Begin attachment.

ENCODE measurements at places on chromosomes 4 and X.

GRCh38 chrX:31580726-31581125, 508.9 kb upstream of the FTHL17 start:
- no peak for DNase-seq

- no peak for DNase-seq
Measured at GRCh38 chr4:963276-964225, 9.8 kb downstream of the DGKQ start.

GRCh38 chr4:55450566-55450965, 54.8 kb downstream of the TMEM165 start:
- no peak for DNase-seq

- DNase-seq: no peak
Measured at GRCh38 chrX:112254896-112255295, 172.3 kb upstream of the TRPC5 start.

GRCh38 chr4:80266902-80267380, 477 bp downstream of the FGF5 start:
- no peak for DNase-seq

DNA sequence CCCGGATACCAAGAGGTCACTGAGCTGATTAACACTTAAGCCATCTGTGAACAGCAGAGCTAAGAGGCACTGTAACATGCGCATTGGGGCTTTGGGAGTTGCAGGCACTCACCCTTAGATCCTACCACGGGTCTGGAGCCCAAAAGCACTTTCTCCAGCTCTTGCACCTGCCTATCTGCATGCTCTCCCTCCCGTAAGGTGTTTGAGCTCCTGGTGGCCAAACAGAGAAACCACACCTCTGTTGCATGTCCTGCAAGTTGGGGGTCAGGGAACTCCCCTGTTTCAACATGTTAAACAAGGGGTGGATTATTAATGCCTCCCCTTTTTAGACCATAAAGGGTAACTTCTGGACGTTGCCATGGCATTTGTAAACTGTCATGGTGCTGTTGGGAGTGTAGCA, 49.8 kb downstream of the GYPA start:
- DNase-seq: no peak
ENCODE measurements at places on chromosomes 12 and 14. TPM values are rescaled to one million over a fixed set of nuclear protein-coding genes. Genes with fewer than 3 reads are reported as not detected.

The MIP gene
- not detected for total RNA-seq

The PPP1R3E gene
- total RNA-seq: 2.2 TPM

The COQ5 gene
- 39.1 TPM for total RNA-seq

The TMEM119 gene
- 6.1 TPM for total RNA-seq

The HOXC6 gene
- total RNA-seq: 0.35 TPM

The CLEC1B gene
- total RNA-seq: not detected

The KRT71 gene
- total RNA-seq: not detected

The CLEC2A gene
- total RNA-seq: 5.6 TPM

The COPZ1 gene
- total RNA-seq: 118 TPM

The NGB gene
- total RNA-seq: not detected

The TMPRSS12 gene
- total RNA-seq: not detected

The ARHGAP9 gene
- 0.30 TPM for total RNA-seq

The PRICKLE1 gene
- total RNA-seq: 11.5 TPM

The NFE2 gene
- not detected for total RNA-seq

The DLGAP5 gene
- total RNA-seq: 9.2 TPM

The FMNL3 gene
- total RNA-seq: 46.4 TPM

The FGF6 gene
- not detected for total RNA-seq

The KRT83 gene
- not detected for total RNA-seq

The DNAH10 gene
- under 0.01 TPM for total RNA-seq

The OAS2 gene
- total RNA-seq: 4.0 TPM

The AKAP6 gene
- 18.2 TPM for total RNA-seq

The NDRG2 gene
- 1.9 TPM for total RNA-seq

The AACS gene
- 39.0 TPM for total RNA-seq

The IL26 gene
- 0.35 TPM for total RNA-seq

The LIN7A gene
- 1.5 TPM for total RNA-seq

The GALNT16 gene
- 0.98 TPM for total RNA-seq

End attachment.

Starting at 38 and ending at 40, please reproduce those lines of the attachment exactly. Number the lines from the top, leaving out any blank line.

- 0.30 TPM for total RNA-seq

The PRICKLE1 gene
- total RNA-seq: 11.5 TPM